Bernanke calls for fairer globalisation
By Krishna Guha in Jackson Hole
Copyright The Financial Times Limited 2006
Published: August 25 2006 15:18 | Last updated: August 25 2006 23:37
Ben Bernanke, the chairman of the Federal Reserve, on Friday called on global policymakers to do more to ensure the benefits of globalisation are widely spread within their countries.
The Fed chairman said it was essential to build a “consensus for welfare-enhancing change” in order to avoid a resurgence of protectionism.
He urged governments directly to address the plight of workers whose livelihoods are threatened by changing patterns of international production and trade, for instance by helping them retrain for new jobs.
“Further progress in global economic integration should not be taken for granted,” Mr Bernanke told the Fed’s annual symposium at the mountain resort of Jackson Hole in Wyoming.
“Geopolitical concerns, including international tensions and the risks of terrorism already constrain the pace of worldwide economic integration and may do so even more in the future.”
The Fed chairman said that in this episode of globalisation, as in previous episodes, “the social and political opposition to openness can be strong.”
He said much of this arises “because changes in the patterns of production are likely to threaten the livelihoods of some workers and the profits of some firms, even when these changes lead to greater productivity and output overall.”
Mr Bernanke said the challenge for policymakers “is to ensure that the benefits of global economic integration are sufficiently widely shared” to provide the political underpinnings for integration to continue.
His comments come at a time when there is widespread public angst in the US at the apparent stagnation of median wages, which many attribute in part to greater global competition and offshoring of production.
The mainstream US political consensus in favour of free trade has come under increasing strain, with a growing swathe of the Democratic party turning hostile to further liberalisation.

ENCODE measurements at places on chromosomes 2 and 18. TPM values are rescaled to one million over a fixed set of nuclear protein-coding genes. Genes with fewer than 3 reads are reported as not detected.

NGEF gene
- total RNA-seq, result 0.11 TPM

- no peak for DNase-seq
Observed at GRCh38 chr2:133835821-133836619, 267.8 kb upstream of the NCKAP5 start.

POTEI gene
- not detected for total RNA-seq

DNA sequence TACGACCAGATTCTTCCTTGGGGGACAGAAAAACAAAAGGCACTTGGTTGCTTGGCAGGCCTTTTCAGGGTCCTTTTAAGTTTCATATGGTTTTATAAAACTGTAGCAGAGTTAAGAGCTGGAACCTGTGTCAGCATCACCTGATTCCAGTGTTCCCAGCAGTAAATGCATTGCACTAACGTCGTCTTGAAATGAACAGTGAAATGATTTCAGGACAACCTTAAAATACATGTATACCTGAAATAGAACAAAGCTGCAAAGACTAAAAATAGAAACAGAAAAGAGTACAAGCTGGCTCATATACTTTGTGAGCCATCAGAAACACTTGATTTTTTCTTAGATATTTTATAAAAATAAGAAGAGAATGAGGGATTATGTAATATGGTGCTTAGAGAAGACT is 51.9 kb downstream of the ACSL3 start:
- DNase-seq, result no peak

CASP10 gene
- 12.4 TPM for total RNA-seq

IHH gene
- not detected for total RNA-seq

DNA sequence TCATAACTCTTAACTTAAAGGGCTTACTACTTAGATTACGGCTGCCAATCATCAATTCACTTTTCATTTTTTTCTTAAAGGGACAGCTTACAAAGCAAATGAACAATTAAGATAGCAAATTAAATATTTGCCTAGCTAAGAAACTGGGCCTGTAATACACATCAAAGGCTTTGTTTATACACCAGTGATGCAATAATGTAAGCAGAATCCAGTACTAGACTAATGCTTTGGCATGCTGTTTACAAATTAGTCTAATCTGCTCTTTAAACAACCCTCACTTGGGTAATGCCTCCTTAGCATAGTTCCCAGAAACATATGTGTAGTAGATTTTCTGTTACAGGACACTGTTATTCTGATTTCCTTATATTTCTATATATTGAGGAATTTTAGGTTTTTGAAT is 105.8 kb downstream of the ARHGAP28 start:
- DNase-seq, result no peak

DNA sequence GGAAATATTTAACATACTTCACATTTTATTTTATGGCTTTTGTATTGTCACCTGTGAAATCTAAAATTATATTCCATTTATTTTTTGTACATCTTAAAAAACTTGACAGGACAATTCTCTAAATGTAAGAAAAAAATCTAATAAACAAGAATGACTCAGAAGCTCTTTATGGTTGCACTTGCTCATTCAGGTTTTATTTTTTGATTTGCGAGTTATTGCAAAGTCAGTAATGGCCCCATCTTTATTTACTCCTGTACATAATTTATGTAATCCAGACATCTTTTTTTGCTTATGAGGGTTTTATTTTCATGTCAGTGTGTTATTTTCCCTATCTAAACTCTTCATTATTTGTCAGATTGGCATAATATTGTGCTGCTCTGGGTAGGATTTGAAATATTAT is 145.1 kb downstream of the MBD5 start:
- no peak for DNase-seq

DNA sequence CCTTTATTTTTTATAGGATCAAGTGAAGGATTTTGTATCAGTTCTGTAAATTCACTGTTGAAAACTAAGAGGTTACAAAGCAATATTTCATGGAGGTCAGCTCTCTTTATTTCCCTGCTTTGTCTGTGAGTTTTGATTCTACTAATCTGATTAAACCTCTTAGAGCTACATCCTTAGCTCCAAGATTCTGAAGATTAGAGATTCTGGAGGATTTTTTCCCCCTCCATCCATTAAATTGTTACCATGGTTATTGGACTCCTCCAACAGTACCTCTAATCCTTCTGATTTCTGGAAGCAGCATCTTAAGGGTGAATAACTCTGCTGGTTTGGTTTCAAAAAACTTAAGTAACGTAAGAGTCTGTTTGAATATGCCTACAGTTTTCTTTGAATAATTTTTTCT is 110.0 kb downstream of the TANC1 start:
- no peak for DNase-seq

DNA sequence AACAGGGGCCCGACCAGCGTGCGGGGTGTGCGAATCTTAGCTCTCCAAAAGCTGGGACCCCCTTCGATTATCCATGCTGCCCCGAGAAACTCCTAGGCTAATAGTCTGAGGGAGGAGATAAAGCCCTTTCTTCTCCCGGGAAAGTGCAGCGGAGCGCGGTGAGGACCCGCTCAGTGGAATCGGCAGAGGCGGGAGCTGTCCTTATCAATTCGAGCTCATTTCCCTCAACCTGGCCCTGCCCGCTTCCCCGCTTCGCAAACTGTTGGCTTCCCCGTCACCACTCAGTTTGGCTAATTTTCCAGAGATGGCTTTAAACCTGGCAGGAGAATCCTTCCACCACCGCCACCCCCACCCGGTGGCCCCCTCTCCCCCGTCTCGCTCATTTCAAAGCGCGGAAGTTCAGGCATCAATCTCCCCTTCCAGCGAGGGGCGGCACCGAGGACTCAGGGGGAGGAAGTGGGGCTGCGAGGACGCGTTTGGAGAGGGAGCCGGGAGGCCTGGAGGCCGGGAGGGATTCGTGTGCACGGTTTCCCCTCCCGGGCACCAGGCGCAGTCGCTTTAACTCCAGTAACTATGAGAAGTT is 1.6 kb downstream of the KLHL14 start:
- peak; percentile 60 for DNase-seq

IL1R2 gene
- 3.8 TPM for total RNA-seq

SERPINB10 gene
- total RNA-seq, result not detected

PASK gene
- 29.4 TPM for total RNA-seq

Mr Bernanke said the effort to build a consensus in favour of further integration is “well worth making, as the potential benefits of increased global economic integration are large indeed.”
The Fed chairman said the current episode of globalisation had many similarities with past phases of international integration. As in the past, “technological advances continue to play an important role in facilitating global integration.”
This results in a “continued broadening of the range of products that are viewed as tradable” – which now extends to services as well as goods.
Government policy also plays a “critical role.”
However, Mr Bernanke said the latest phase of globalisation is unique in several respects.
The Fed chairman said there are “no historical antecedents” for the rapid integration of China, India and the former Communist bloc into the world economy in the space of just a couple of decades.
Moreover, he said “the traditional distinction between the core and the periphery is becoming increasingly less relevent.”
Wheras in the 19th century the core countries of western Europe exported manufactured goods and surplus savings to the colonial periphery, today emerging markets export manufactured goods to the developed world in general, and surplus savings to the US.
In addition, Mr Bernanke said, global capital flows are increasingly sophisticated, while “production processes are becoming geographically fragmented to an unprecedented degree.”
Mr Bernanke’s comments were echoed by Stan Fischer, governor of the Bank of Israel, who said: “Part of the anxiety in the west must derive from the discomforts of the adjustment process forced by the dynamism of Asia, and part from the fact that the wages of unskilled workers in the west may be adversely affected by such competition.
“Policy can deal with these consequences through adjustment aid and through education, but unless this is done then negative fallout from . . . competition will likely continue.”